- Replacing a gas boiler with an air-source heat pump can reduce energy use and CO2 emissions by 65-75% but will not necessarily reduce running costs, as electricity is three times as expensive as gas.
Evaluation for a typical Botley 1930s or 1950s semi:
|Current home||Measure||Energy saving||CO2 saving||Payback time||Inconvenience /disruption||Co-benefits|
|No loft insulation||Install 100mm insulation between joists||30% or about 3000kWh/year||30% or about 600kg/year||< 1year||Need to clear loft||Reduce draughts, mould|
|100mm loft insulation||Top up to 300mm insulation||5% or about 500kWh/year||5% or about 100kg/year||~ 4 years||Need raised platform to use loft for storage|
|Uninsulated cavity wall||Injected cavity insulation||20% or about 2000kWh/year||20% or about 400kg/year||~ 4 years||None||Reduce draughts, cold spots, damp, mould|
|Uninsulated solid wall||External wall insulation||40% or about 4500kWh/year||40% or about 900kg/year||~25 years||Minor – requires scaffolding||Reduce draughts, cold spots, damp, mould|
|Uninsulated solid wall||Internal wall insulation||40% or about 4500kWh/year||40% or about 900kg/year||~25 years||Major – need to clear rooms for work||Reduce draughts, cold spots, damp, mould|
|Insulated cavities||External wall insulation||18% or about 1800kWh/year||18% or about 360kg/year||~75 years||Minimal|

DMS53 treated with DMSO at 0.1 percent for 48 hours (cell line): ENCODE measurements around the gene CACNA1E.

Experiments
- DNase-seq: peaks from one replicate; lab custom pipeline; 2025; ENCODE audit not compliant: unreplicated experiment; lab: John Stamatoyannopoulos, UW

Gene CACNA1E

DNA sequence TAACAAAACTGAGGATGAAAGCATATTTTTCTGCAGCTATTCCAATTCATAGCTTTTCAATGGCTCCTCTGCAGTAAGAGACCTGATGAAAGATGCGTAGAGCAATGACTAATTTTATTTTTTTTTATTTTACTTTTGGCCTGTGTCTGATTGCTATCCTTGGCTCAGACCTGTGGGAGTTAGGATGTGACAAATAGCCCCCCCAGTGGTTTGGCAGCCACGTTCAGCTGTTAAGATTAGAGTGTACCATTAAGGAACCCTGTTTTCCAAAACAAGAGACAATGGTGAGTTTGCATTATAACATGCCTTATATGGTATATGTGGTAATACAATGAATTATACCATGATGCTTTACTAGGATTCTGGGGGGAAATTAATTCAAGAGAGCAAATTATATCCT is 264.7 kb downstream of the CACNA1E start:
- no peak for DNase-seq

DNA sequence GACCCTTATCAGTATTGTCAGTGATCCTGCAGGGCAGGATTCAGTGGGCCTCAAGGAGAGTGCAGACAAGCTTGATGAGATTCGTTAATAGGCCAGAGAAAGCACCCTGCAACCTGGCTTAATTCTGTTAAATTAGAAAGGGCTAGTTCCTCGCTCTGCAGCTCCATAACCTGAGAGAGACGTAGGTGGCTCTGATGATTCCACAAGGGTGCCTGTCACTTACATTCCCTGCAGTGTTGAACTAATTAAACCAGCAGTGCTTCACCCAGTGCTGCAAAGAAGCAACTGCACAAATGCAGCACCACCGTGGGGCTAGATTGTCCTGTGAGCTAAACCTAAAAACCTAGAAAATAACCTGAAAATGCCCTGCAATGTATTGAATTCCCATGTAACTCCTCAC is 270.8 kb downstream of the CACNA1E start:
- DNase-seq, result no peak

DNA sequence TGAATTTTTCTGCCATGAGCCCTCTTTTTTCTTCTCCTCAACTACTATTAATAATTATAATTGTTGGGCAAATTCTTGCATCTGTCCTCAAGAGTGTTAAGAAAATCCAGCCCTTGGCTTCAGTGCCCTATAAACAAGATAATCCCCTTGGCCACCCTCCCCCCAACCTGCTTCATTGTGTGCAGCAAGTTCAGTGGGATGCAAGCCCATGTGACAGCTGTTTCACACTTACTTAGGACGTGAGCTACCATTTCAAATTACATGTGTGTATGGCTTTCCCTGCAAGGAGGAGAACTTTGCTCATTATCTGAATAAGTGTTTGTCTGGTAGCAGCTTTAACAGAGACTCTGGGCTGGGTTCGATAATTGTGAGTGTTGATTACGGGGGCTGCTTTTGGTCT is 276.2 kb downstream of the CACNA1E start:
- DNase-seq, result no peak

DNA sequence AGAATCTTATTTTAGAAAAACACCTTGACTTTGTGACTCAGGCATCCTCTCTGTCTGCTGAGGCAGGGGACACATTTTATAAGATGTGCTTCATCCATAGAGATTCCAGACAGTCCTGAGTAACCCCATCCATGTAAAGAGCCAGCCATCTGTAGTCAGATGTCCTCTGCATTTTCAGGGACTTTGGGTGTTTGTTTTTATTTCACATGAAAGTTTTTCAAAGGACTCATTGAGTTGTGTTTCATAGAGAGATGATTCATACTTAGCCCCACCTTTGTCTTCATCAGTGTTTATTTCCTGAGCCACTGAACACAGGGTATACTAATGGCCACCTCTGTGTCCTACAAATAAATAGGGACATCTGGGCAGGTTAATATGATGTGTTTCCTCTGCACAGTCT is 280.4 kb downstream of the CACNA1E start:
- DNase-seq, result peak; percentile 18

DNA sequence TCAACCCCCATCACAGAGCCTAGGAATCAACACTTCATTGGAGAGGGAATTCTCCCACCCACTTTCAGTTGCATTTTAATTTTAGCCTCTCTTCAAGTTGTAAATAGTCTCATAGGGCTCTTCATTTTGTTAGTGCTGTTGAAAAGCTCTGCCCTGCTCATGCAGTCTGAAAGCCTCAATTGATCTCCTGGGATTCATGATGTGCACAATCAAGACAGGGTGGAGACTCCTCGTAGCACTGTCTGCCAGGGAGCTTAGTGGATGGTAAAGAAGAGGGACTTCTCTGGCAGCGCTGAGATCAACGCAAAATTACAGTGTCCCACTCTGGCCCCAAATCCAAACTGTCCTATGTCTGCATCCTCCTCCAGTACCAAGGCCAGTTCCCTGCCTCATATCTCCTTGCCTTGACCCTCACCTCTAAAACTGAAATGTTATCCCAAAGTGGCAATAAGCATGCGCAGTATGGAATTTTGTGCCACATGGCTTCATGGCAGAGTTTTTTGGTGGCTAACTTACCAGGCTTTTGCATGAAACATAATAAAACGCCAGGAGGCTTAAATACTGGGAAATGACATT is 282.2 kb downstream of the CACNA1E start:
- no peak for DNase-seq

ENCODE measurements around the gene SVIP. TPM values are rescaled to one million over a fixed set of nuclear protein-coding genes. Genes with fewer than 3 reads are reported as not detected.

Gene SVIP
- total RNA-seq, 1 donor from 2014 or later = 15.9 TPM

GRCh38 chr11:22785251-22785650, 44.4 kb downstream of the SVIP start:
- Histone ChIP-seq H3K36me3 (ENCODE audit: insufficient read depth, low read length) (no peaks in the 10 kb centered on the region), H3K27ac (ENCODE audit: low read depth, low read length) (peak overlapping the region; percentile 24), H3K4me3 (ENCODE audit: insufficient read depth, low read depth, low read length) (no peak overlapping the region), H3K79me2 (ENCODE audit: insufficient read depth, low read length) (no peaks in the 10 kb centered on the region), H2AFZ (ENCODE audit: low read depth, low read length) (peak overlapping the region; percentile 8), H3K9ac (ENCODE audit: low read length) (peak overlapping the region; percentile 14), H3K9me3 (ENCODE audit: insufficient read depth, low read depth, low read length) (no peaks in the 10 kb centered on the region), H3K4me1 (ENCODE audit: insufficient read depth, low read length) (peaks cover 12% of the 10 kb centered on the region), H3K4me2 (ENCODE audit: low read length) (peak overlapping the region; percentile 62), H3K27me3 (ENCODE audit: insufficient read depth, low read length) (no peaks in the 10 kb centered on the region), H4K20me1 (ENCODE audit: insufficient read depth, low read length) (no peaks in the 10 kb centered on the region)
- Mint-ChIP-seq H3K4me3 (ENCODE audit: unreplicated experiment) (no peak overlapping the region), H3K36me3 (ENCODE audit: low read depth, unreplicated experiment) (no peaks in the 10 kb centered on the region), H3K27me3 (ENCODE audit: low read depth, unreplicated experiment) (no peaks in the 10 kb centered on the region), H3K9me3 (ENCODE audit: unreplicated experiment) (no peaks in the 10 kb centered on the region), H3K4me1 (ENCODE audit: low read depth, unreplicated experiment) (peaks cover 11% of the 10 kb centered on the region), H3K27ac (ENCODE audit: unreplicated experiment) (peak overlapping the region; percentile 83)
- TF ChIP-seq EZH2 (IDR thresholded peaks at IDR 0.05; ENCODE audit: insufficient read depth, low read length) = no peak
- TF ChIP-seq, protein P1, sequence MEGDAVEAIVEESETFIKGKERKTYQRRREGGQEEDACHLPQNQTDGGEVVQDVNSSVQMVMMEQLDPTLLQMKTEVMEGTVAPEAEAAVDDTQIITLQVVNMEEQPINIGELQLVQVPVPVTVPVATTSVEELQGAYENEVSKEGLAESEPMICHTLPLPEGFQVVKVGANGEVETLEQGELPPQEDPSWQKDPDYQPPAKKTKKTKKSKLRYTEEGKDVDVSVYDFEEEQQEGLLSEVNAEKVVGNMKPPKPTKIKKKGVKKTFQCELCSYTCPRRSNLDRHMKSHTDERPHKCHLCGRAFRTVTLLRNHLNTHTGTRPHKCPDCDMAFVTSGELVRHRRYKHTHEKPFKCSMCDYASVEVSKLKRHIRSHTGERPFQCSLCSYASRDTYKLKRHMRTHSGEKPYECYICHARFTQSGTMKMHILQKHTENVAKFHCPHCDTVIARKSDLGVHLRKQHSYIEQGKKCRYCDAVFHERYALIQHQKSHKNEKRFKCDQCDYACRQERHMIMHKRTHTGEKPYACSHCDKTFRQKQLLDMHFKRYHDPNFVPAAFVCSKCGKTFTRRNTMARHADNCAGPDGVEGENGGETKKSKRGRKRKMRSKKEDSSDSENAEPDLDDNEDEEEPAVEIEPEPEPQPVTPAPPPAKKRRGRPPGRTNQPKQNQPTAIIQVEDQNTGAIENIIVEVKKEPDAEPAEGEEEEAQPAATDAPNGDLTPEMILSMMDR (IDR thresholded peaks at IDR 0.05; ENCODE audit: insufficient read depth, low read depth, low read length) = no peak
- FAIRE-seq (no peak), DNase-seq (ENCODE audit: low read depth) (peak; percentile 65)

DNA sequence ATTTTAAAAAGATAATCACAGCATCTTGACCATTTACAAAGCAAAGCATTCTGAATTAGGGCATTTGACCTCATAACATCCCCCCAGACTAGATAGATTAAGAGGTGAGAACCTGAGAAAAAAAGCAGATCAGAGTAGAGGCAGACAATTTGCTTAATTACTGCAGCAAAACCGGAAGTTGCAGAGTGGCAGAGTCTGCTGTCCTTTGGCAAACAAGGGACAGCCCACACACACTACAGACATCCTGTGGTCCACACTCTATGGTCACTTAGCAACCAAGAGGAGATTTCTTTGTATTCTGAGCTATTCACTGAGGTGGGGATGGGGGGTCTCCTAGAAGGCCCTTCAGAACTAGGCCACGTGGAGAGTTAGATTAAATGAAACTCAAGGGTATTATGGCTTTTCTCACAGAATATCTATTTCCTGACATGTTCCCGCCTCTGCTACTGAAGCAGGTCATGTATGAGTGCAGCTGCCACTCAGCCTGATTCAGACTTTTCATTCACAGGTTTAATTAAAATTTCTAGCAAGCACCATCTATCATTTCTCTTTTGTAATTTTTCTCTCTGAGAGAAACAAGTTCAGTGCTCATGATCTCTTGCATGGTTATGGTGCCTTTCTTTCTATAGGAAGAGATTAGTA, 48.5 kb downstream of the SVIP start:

|Suspended timber floor||Insulate below floorboards||5-7% or about 600kWh/year||5-7% or about 120kg/year||~30 years||Minimal||Reduce draughts, cold spots, damp, mould|
|Suspended concrete floor||Insulate above or below concrete||5% or about 500kWh/year||5% or about 100kg/year||~30 years||Significant for insulating overlay||Reduce cold spots, damp, mould|
|Standard double glazing||High performance triple glazing||12% or about 1200kWh/year||12% or about 240kg/year||~50 years||Moderate||Reduce draughts, cold spots, damp, mould|
|Typical current house||Replace gas boiler with heat pump, use existing radiators if possible||65-75% or about|
6500-7500 kWh/year (using electricity instead of gas)
|60-70% or about 1200-1400kg/year||n/a||May require larger radiators so heat pump can work at high efficiency. Requires domestic hot water cylinder|
|Typical current house||Replace gas boiler with air-to-air heat pump and point of use water heaters||75% or about 7500kWh/year (using electricity instead of gas)||70% or about 1400kG/year||~40 years||Involves installing warm/cold air units instead of radiators.||Heat pump can provide cooling in summer.|
|Typical current house||All measures – insulation, triple glazing, heat pump||80-90%||80-90%||~100 years||Major||Considerable improvement to thermal comfort, eliminate cold spots, damp, mould|
Note: where Boiler Upgrade Scheme ore ECO+ grants are available, they will significantly improve payback times.
When making home improvements the best results are achieved by starting with measures like insulation and improved glazing, and then specifying the heating system to meet this requirement. This is known as a “fabric first” approach.